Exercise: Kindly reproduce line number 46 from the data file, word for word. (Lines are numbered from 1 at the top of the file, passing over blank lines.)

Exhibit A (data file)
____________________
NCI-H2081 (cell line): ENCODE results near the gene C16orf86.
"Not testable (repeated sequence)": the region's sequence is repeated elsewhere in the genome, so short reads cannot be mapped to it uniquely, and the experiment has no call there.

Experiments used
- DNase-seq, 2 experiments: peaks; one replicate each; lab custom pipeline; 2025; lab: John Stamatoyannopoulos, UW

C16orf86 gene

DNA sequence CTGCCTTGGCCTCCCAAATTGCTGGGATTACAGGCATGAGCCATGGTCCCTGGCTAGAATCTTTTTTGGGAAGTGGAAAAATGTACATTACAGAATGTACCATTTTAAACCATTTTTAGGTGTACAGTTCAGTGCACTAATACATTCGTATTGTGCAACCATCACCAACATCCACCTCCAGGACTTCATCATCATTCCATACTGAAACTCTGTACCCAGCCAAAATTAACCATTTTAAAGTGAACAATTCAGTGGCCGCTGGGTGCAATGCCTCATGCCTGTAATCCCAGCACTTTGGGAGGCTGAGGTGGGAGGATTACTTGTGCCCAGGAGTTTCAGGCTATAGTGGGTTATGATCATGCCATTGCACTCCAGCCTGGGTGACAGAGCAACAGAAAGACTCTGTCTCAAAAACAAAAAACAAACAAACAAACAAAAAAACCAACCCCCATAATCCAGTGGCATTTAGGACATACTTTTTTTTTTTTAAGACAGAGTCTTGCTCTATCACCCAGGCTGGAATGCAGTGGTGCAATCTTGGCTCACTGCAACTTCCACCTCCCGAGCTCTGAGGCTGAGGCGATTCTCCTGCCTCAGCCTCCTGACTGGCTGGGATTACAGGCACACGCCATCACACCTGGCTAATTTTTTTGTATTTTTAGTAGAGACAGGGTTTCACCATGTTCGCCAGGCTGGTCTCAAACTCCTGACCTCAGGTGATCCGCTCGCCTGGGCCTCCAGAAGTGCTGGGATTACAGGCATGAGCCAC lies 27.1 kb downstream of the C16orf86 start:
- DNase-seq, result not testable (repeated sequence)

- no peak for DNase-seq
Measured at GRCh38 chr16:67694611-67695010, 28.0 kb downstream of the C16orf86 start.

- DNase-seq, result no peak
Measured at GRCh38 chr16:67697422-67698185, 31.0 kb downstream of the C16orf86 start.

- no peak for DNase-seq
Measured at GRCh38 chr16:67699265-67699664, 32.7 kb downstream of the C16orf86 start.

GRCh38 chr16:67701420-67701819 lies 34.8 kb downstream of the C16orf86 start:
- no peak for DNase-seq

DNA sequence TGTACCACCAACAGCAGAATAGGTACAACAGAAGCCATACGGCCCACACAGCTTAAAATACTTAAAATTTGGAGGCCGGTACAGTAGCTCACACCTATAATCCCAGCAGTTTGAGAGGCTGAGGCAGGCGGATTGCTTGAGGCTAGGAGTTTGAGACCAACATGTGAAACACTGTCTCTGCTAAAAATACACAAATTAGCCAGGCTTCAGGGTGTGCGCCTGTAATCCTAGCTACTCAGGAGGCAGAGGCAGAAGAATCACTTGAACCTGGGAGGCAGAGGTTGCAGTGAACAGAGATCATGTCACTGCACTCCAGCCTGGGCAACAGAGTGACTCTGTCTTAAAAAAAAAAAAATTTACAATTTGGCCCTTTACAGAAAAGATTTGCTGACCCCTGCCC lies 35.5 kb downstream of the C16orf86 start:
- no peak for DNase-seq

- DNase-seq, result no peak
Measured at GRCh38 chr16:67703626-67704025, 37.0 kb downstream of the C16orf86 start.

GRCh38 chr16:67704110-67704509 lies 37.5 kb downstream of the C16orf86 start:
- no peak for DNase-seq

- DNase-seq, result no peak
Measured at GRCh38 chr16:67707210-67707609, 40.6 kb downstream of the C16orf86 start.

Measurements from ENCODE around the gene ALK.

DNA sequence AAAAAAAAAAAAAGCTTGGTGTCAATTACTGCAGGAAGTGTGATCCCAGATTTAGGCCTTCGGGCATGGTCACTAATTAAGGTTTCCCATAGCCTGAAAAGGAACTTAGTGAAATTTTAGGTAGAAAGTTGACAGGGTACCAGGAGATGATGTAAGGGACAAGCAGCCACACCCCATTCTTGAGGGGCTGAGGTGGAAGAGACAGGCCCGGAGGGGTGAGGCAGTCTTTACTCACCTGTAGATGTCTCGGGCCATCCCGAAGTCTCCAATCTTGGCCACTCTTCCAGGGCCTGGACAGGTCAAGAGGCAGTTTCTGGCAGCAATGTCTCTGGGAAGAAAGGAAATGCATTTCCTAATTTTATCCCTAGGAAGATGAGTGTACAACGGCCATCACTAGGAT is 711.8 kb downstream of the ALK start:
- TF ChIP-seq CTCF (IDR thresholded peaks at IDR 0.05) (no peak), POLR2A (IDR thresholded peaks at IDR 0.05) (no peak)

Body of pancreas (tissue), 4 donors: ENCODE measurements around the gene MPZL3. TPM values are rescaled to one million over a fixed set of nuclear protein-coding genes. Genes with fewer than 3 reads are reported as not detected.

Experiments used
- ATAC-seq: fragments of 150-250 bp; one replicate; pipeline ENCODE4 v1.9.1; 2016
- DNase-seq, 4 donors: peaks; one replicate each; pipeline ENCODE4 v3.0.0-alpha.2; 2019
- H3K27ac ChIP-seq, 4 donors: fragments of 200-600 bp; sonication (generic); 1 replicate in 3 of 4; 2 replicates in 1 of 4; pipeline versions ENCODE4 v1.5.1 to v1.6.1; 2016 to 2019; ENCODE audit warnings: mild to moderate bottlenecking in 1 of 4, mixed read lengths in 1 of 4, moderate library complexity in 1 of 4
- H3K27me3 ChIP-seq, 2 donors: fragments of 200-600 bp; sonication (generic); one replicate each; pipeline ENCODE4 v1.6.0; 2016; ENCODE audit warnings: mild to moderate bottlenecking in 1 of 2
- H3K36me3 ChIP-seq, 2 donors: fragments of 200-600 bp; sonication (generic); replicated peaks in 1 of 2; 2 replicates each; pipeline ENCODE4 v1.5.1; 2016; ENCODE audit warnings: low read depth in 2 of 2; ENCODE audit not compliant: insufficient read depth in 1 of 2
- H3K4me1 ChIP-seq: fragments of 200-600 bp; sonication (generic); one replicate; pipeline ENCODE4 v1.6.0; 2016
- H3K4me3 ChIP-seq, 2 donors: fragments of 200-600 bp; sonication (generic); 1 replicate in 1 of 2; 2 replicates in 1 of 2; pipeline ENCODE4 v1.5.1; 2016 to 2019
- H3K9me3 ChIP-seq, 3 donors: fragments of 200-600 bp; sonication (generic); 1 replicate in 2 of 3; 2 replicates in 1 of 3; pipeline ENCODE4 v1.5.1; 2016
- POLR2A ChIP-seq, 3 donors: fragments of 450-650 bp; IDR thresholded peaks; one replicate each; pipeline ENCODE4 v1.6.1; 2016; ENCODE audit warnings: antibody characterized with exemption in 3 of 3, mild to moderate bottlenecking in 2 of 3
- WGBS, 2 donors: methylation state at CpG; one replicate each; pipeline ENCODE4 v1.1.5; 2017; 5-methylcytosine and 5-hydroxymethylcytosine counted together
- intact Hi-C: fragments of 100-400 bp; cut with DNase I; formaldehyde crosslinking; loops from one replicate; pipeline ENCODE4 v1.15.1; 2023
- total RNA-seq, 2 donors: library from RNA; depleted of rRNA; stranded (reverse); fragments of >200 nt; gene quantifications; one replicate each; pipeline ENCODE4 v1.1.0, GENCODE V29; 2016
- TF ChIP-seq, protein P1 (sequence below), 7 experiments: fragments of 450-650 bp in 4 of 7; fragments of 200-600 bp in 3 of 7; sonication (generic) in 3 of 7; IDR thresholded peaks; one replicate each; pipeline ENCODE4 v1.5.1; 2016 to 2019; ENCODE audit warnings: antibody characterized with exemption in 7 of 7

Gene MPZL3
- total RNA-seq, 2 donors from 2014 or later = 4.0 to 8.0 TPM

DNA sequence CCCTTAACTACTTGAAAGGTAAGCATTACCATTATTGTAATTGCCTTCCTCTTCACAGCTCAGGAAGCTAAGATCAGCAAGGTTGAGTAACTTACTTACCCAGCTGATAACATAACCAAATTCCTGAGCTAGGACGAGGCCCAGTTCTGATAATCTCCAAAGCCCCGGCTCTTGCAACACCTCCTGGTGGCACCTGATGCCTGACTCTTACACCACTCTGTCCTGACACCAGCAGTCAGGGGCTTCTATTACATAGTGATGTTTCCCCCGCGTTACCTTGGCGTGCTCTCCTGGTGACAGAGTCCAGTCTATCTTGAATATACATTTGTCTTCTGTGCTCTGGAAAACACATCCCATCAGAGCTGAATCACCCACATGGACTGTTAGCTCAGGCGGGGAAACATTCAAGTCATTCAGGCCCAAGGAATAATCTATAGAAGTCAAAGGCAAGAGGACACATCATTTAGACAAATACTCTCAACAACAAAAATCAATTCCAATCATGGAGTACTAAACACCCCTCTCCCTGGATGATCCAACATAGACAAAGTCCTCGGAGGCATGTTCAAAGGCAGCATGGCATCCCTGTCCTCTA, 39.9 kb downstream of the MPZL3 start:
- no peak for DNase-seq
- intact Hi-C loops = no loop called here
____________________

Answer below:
- intact Hi-C loops = no loop called here